Zuckerberg isn’t the first to take note of Michael Chwe’s talent for making unusual and intriguing connections. As Virginia Postrel wrote in the New York Times, “[His] work, like his own academic career, bridges several social sciences.” Not long ago his book, Jane Austen, Game Theorist created a stir on social media, triggering debates and garnering a hugely popular feature by Jennifer Schuessler.

A Q&A with Chwe will be coming out on Facebook Books in the coming weeks. In the meantime, head over to Facebook to comment on Rational Ritual, or follow the discussion.  Congratulations, Michael Chwe!

Christopher Bail talks to Salon about “Terrified”

Christopher Bail, author of Terrified: How Anti-Muslim Fringe Organizations Became Mainstream, recently spoke with Paul Rosenberg for a feature in Salon on how anti-Muslim sentiment is fostered by the broader cultural landscape, and the innovative new methodology he has used to study that process. Paul Rosenberg at Salon writes:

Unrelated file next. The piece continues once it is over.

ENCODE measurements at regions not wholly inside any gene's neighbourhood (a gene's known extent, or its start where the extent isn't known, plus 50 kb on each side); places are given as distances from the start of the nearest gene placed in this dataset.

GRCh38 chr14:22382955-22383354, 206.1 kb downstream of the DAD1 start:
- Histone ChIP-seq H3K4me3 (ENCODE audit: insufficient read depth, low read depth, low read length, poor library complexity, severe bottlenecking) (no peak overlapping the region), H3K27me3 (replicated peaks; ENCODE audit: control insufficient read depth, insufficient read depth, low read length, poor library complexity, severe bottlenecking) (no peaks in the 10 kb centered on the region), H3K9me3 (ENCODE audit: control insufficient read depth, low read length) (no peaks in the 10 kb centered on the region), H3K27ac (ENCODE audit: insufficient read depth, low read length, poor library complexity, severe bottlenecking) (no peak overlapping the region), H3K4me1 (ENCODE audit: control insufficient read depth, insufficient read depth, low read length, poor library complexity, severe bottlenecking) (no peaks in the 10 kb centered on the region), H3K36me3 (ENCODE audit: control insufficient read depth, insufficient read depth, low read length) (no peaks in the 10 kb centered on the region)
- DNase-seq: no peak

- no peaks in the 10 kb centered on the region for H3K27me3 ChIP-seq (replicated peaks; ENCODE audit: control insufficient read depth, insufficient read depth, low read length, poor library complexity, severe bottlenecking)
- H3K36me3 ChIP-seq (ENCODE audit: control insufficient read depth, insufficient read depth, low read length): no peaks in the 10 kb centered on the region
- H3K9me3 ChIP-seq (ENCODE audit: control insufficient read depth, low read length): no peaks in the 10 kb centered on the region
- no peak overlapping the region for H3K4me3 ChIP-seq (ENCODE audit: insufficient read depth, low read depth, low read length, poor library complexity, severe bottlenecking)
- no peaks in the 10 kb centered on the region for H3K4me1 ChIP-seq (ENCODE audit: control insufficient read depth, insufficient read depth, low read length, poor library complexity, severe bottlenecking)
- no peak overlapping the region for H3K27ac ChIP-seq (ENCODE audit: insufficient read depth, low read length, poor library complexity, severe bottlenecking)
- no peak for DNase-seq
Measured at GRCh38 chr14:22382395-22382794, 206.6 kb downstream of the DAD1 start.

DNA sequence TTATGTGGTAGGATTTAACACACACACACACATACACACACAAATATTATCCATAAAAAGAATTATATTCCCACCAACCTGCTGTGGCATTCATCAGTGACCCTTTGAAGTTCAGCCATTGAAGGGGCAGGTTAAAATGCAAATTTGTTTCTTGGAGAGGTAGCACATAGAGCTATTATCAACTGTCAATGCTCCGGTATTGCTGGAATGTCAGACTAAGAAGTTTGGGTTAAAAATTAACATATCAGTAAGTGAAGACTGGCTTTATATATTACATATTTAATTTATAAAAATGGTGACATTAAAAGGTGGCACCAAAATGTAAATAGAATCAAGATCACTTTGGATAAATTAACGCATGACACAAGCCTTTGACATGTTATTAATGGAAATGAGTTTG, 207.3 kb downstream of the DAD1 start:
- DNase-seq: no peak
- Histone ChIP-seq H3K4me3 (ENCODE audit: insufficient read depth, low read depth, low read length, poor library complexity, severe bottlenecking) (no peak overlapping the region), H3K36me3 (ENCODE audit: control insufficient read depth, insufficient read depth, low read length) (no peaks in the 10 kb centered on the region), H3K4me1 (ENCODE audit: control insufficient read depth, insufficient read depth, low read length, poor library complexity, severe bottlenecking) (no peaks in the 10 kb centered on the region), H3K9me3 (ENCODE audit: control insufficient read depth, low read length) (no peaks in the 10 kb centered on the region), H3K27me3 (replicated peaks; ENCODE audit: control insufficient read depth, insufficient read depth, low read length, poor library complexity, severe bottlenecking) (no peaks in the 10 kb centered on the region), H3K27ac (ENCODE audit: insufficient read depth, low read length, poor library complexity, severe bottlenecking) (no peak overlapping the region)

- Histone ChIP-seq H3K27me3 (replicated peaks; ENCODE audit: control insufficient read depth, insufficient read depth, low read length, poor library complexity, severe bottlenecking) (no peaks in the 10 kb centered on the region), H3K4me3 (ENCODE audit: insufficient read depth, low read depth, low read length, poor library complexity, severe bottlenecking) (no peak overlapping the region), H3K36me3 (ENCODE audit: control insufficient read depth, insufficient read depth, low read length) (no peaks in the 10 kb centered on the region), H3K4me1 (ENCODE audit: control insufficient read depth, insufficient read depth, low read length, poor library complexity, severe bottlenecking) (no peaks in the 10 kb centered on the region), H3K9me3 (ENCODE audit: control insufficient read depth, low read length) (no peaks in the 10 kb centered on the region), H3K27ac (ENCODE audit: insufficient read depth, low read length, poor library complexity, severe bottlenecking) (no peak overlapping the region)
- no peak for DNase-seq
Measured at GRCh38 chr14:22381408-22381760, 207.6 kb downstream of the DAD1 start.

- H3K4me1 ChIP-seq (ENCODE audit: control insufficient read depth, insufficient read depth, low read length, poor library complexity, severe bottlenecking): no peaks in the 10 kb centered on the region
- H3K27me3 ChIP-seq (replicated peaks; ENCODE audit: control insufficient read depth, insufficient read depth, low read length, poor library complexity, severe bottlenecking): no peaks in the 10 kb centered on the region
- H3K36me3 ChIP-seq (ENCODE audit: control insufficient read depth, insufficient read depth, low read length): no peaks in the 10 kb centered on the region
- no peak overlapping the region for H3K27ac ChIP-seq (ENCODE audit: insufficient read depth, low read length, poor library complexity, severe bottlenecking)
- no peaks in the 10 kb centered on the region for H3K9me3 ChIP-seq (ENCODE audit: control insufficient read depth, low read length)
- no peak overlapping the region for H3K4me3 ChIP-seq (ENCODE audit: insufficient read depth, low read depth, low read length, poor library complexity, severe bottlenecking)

It may be hard to fathom or remember, but in the immediate aftermath of 9/11 the American public responded with an increased level of acceptance and support for Muslims. President Bush—who had successfully courted the Muslim vote in 2000—went out of his way to praise American Muslims on numerous occasions in 2001 and 2002. However, the seeds were already being planted that would change that drastically over time.  Within a few short years, a small handful of fringe anti-Muslim organizations—almost entirely devoid of any real knowledge or expertise, some drawing on age-old ethno-religious conflicts—managed to hijack the public discourse about Islam, first by stoking fears, grabbing attention with their emotional messaging, then by consolidating their newfound social capital, forging ties with established elite organizations, and ultimately building their own organizational and media infrastructure.